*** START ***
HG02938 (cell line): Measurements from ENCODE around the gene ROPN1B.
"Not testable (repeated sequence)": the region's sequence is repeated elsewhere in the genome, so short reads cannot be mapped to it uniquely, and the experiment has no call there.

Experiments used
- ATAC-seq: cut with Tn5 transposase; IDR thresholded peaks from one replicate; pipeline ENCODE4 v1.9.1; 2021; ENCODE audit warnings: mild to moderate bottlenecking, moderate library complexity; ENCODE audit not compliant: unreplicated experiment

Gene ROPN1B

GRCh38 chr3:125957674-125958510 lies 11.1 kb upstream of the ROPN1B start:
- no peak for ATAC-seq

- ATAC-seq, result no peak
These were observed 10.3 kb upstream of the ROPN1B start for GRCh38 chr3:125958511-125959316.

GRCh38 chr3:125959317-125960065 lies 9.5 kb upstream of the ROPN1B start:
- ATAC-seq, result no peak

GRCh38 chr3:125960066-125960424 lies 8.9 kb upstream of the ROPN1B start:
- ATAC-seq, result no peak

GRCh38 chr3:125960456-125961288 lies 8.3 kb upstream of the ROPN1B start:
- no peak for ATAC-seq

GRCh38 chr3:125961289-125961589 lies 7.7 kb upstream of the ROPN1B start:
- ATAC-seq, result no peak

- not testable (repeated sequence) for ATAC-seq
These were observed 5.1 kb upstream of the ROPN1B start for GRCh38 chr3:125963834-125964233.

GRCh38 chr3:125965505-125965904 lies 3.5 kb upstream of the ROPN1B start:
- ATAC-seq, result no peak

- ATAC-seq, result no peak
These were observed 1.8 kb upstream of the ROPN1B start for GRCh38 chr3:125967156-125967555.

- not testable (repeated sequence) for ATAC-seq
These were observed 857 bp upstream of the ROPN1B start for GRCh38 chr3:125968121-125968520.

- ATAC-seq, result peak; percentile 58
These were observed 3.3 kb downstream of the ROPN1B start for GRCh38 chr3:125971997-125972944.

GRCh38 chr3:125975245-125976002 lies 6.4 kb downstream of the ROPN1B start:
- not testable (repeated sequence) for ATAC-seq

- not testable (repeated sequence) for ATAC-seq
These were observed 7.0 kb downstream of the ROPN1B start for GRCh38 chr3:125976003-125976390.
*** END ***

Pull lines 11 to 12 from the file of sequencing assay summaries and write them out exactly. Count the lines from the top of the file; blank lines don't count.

- ATAC-seq, result no peak

GRCh38 chr3:125960066-125960424 lies 8.9 kb upstream of the ROPN1B start: